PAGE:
Author: olivetocook

For the love of peonies

It’s the beginning of Fall and I already can’t help but think about Spring.  In my 15 years living in cities (Washington DC and New York,) one of my favorites memories of Spring is walking around my neighborhood and in the distance spotting the amazing pops of fuscia and red and white and pink peonies in buckets outside of corner bodegas.  Once I was closer, the fragrance was intoxicating, better than roses.  Then I had to choose which ones to take home (because they were always pricey–2-3 stems for $15-$20 or so.)  Would I take home the ones with buds that weren’t open yet or ones that were open and full, knowing they might not last too much longer?  When I finally made my choice and brought them home, I cherished them.  So cheerful.  And just like that, they were gone from the bodegas–their season so sadly short. One of the great benefits of living in the suburbs now and with a generous yard and floral beds, I’m able to plant my own peonies.  (Have …

Braised Short Ribs with Creamy Polenta

Ahhh Fall.  Falling leaves, pumpkin-everything, hay rides, jackets, sweaters, the smell of a fireplace.  Fall means cozy to me.  What’s cozier than lovingly braised beef with creamy, warm polenta. Short ribs are quite the thing now–they’re on menu after menu in restaurants.  They can be pricey, but if you have the time, they’re so easy to prepare.  I always look for thick, meaty short ribs–they can be quite fatty and be mostly bone, so be choosy when shopping.  I recommend a nice Whole Foods or even better, a local butcher.  Always trim excess fat off, but always leave some on.  I’ve made braised short ribs a few different ways, and ideally you would make them a day ahead of time and reheat the next day.  The reason being that short ribs give off a lot of greasy fat, so if left to sit in braising liquid overnight in the fridge, the fat rises and firms at the top–making it easy to scoop off the next day.  The braising liquid also has time to thicken up …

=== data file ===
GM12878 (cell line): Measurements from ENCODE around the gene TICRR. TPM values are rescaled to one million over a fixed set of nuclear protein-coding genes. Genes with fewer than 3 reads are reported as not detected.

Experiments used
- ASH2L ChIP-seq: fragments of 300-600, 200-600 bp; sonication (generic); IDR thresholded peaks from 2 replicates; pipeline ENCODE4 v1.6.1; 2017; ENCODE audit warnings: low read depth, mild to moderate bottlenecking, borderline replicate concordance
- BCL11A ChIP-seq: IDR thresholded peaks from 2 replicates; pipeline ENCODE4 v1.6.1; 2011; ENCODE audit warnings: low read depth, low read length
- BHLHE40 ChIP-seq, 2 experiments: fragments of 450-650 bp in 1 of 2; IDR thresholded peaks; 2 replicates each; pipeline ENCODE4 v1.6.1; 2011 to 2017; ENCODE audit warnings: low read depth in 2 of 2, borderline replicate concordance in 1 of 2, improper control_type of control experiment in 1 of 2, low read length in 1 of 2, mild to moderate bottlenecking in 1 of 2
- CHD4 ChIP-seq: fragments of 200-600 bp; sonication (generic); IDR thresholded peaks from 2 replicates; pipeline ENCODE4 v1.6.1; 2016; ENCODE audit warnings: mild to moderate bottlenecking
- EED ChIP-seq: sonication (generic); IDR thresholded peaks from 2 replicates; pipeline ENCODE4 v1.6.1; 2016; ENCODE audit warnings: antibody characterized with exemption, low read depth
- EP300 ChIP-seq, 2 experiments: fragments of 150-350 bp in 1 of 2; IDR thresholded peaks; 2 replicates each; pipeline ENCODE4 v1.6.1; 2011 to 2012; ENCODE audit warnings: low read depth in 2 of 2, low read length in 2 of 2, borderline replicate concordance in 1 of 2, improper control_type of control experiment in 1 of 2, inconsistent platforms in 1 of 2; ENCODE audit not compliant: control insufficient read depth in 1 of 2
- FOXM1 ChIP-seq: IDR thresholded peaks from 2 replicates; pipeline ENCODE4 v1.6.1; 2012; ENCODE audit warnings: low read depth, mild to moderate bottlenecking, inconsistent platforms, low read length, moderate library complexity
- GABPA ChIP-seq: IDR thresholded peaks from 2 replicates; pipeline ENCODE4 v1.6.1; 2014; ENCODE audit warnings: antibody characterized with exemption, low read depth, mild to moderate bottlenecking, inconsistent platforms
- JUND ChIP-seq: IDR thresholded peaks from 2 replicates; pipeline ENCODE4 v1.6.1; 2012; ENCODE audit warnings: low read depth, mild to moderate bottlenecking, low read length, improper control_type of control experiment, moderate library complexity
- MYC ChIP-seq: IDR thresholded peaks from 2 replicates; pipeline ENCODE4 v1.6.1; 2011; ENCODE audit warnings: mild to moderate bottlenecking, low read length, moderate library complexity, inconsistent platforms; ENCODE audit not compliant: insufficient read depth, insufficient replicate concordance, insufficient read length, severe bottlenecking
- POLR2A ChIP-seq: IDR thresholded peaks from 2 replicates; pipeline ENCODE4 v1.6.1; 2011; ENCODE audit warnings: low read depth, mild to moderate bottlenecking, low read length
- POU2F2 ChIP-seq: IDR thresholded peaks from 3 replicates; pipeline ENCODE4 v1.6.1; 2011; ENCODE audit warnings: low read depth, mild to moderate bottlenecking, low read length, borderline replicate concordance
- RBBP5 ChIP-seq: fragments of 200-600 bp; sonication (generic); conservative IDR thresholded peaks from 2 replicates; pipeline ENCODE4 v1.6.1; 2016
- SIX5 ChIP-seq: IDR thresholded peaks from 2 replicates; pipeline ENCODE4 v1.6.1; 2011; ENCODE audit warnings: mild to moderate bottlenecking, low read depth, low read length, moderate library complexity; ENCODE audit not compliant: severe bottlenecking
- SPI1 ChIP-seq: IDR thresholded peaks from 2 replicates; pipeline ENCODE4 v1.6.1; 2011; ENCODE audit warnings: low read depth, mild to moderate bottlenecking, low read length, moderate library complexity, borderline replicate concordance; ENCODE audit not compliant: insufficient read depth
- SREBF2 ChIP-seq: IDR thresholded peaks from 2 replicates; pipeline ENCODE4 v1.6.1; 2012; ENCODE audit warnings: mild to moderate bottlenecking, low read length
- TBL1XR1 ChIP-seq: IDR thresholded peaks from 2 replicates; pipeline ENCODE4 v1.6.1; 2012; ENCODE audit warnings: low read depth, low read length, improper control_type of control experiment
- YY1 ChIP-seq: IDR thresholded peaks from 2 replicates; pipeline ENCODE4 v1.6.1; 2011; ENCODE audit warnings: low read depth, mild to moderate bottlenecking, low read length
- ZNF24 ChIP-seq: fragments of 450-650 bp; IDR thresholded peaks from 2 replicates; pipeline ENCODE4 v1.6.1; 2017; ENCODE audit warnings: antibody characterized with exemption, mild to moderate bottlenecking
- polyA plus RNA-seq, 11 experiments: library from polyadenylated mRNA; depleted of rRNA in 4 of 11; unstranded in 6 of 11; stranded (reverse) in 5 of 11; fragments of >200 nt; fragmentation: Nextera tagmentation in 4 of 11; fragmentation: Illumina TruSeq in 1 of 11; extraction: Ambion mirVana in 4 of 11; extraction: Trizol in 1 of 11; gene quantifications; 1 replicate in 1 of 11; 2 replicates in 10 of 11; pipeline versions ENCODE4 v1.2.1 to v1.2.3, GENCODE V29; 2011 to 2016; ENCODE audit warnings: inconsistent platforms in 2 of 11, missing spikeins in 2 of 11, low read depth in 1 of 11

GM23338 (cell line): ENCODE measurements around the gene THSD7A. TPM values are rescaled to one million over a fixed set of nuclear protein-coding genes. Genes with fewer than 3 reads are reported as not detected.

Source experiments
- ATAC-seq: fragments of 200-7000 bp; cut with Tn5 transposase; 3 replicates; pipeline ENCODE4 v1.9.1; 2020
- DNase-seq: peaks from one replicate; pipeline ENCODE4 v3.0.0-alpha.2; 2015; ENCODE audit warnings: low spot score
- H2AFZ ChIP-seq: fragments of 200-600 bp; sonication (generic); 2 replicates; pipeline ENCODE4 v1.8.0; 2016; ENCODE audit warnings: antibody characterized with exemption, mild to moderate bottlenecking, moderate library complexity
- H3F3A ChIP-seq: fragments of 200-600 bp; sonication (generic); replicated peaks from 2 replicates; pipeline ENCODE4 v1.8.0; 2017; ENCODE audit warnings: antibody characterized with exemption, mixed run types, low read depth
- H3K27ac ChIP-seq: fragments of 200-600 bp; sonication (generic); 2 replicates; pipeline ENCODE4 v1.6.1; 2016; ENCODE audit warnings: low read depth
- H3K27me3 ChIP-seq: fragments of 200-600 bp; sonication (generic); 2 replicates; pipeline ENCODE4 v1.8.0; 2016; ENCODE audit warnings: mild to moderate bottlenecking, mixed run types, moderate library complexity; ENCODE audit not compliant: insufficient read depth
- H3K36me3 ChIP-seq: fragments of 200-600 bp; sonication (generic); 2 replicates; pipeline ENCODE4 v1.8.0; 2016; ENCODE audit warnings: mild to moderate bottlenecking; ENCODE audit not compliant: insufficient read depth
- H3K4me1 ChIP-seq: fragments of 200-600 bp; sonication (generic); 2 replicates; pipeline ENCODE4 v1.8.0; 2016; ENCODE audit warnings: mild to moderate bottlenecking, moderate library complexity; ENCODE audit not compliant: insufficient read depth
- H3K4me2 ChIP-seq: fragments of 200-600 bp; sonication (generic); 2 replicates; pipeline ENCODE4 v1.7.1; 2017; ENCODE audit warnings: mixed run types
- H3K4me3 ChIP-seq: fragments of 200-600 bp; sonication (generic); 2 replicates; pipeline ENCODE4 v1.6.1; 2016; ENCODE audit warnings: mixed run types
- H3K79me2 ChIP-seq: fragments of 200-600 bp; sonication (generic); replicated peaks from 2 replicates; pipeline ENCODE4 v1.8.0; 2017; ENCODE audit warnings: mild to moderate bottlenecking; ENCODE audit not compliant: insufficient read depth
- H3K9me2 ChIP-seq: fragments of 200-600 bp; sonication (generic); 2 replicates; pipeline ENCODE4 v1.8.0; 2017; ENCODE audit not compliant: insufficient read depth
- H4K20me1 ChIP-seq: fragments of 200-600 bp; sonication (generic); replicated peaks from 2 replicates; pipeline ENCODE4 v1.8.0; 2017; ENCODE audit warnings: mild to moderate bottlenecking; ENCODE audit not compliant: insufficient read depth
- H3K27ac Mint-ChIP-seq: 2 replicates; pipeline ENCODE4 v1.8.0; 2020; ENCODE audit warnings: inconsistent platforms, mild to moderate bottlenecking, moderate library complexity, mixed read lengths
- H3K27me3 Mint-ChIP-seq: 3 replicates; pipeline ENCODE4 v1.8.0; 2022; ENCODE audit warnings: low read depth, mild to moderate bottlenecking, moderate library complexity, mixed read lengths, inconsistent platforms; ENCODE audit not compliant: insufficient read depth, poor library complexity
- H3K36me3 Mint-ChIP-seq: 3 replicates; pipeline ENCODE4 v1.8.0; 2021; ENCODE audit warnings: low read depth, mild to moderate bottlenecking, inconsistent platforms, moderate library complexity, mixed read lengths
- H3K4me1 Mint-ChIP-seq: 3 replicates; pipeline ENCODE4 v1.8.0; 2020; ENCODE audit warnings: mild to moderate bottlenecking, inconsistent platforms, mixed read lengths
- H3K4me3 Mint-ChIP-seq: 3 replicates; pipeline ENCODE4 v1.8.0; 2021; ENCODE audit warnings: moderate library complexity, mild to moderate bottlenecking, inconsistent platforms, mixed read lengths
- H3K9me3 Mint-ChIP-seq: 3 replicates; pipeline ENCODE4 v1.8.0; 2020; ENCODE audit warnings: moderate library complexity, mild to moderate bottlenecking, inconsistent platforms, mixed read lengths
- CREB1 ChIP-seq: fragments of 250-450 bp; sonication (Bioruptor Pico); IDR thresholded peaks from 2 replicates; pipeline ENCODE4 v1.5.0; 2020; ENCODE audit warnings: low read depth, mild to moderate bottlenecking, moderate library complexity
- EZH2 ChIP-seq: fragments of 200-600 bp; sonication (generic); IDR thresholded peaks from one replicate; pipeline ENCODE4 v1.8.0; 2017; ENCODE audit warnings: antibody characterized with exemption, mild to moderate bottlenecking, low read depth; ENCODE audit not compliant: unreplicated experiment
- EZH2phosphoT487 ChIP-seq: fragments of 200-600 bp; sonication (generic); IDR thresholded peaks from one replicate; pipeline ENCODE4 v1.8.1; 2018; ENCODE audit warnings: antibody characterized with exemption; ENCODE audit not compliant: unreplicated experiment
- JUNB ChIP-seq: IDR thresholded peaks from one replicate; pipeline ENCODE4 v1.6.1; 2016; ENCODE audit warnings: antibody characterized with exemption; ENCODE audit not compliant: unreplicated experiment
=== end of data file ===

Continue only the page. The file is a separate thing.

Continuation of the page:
Goat Cheese and Beet Plin with Tarragon